Israel’s Supreme Court Ruling: Terrorist working to destroy Israel cannot sue State


Lebanese terrorist, Mustafa Dirani, who was kidnapped by Israel & claims to have been tortured by interrogators, cannot have access to Israel’s legal institutions after “acting against the state and working to destroy it .”

By i24news


Israel’s Supreme Court ruled on Thursday that Lebanese terrorist Mustafa Dirani, who claims he was tortured in an Israeli prison, has no right to sue Israel.

Mustafa Dirani (C) in 2004 – Photo: AFP

The expanded panel of seven justice narrowly overturned its earlier 2011 ruling which had allowed the $1.5 million suit to go forward.

Diranu was the head of security of the Amal movement in Lebanon, which is associated with Syria. He was later expelled from Amal and established his own organization, the Believing Resistance. He was suspected of being involved in the capture of Israeli navigator Ron Arad, who went missing in Lebanon when his plane was shot down in 1986, and whose fate remains a mystery.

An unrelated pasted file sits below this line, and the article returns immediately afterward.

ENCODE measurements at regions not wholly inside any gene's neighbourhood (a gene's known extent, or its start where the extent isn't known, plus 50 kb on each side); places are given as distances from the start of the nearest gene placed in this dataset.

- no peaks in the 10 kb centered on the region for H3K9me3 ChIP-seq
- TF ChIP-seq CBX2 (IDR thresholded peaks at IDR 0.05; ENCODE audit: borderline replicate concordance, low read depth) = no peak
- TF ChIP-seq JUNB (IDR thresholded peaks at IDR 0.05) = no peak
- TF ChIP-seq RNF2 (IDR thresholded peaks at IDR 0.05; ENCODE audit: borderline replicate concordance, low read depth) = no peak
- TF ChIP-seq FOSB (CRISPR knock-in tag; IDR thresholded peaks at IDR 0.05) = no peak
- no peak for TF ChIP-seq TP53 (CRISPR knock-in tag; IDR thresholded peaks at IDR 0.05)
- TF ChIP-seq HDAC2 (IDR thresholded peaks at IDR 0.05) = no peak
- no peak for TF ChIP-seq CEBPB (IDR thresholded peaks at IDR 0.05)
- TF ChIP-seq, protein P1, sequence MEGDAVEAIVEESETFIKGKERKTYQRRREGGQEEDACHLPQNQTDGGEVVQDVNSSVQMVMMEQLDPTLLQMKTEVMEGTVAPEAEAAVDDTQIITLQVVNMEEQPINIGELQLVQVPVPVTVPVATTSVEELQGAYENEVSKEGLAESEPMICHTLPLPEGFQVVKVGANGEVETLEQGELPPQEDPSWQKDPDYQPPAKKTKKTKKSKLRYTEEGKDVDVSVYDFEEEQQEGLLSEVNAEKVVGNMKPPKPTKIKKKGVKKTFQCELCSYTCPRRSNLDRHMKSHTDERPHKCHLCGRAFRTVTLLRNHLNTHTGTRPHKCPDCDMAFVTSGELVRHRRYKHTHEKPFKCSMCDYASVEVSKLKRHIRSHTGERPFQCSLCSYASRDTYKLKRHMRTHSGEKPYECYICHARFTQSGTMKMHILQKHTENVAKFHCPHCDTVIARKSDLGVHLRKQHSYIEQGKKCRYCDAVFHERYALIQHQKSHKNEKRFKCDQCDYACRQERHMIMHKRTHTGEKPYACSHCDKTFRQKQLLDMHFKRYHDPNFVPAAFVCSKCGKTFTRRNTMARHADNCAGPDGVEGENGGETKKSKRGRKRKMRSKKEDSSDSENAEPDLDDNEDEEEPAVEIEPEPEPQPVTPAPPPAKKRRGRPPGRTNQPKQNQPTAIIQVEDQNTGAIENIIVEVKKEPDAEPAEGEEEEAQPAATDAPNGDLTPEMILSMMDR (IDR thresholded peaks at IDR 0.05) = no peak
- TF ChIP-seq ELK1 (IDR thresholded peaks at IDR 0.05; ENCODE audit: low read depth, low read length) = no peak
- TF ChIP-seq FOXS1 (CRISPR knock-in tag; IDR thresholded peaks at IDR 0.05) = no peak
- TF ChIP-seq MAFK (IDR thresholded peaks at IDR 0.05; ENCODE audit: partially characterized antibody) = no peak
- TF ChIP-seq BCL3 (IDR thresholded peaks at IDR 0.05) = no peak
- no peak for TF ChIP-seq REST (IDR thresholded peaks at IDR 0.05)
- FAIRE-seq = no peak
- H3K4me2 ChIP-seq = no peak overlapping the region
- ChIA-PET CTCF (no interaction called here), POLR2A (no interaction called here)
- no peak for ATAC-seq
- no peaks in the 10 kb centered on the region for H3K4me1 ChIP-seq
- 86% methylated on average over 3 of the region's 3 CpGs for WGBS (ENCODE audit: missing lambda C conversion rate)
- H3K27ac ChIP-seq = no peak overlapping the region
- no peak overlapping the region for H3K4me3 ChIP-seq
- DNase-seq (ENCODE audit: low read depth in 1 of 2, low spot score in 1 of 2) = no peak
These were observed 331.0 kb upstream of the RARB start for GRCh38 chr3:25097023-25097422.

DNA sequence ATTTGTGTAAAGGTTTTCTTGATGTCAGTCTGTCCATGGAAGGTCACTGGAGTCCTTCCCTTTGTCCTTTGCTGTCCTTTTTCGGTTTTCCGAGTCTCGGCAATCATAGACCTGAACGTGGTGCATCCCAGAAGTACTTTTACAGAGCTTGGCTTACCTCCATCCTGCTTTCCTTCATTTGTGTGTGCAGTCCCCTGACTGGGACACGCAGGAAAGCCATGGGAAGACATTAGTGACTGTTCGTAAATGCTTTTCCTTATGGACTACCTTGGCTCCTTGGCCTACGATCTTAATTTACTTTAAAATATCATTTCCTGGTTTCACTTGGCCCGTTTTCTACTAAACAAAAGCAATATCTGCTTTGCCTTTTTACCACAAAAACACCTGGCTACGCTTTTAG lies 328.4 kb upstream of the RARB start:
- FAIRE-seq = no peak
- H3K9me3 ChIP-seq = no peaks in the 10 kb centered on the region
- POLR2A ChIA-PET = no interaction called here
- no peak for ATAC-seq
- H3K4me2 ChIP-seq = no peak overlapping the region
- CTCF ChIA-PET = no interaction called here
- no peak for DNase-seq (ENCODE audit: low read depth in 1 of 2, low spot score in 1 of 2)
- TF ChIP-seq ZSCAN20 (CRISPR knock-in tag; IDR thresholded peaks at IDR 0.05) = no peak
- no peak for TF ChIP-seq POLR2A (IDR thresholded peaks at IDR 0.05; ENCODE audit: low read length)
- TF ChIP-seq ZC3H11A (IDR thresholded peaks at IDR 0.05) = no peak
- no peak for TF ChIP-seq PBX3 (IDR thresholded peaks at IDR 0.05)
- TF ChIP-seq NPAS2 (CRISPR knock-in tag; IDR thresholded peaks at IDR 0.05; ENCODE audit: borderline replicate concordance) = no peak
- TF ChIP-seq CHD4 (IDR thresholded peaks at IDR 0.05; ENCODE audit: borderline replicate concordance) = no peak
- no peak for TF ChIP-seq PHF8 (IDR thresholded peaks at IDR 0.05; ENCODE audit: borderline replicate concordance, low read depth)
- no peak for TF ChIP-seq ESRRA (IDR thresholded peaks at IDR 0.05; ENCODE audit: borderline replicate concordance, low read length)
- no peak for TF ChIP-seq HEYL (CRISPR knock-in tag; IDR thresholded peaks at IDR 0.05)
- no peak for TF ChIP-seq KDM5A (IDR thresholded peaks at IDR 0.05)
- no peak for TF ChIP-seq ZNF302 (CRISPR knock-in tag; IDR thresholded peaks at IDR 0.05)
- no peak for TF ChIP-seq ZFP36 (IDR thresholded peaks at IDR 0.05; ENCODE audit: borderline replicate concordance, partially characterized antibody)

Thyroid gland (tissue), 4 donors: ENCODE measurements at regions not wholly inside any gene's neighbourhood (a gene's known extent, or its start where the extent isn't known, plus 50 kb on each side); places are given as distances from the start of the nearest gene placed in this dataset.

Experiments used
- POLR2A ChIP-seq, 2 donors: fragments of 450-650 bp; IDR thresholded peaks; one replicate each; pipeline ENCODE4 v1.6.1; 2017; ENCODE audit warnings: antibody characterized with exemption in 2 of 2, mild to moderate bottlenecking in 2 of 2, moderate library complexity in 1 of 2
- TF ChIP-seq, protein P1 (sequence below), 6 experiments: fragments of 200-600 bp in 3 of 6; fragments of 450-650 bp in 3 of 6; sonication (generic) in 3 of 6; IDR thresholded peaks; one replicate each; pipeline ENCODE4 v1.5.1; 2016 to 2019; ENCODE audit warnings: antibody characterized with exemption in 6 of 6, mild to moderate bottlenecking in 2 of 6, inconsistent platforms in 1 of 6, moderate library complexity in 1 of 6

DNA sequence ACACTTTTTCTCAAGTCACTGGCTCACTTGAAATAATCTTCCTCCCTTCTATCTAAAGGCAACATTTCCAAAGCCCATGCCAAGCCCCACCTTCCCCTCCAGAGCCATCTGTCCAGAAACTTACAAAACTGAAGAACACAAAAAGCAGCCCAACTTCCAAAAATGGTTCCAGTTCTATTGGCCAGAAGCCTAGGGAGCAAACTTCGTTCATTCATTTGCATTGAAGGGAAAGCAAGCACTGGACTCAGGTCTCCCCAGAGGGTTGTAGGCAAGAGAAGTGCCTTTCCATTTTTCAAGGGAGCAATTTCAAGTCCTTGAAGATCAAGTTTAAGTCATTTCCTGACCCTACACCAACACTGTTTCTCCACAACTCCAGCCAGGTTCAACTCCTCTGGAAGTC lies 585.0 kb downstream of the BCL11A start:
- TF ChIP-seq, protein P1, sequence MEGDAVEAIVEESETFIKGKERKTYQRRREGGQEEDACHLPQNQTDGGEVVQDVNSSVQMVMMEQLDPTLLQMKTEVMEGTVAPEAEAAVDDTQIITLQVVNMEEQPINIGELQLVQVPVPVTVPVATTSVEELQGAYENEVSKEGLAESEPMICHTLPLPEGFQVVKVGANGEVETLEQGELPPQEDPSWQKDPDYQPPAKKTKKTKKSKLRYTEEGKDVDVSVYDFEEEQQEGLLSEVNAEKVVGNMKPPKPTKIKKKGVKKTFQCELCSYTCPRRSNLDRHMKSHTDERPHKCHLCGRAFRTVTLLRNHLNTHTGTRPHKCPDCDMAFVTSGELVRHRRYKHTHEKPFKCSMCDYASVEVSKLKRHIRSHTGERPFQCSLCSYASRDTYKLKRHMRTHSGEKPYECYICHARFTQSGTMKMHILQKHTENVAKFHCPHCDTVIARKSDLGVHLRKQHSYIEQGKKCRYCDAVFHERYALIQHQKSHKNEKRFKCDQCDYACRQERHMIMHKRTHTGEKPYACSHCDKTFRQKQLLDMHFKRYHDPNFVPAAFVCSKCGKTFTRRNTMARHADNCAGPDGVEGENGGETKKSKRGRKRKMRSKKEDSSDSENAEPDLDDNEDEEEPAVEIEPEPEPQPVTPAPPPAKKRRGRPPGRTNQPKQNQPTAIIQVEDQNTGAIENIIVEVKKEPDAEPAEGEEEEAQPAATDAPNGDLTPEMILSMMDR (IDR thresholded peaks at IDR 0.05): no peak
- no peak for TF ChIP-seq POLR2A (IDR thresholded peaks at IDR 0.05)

Dirani was kidnapped by an Israeli commando unit in 1994 and was held as a bargaining chip for a decade. He was released in January 2004 in a German-mediated prisoner swap in exchange for the bodies of three soldiers and Israeli businessman Elchanan Tannenbaum.

In his 4 to 3 majority decision, Chief Justice Asher Grunis ​Grunis said that the principle, widely recognized in other countries as well, that enemies are not granted access to one’s legal system overpowers any concerns for Dirani’s rights.

“Dirani has no one to blame but himself. It’s unbelievable to me that Dirani is allowed – while acting against the state and working to destroy it – to use its institutions,” Grunis ruled.

Dirani filed his suit in 2000, alleging that interrogators, led by one named “Captain George”, had raped him, sodomized him with a club, kept him naked for weeks and humiliated him in an effort to extract information about Arad’s whereabouts. In 2011 a three-judge panel, which did not rule on the case itself, decided that the lawsuit could be pursued as a matter of law.


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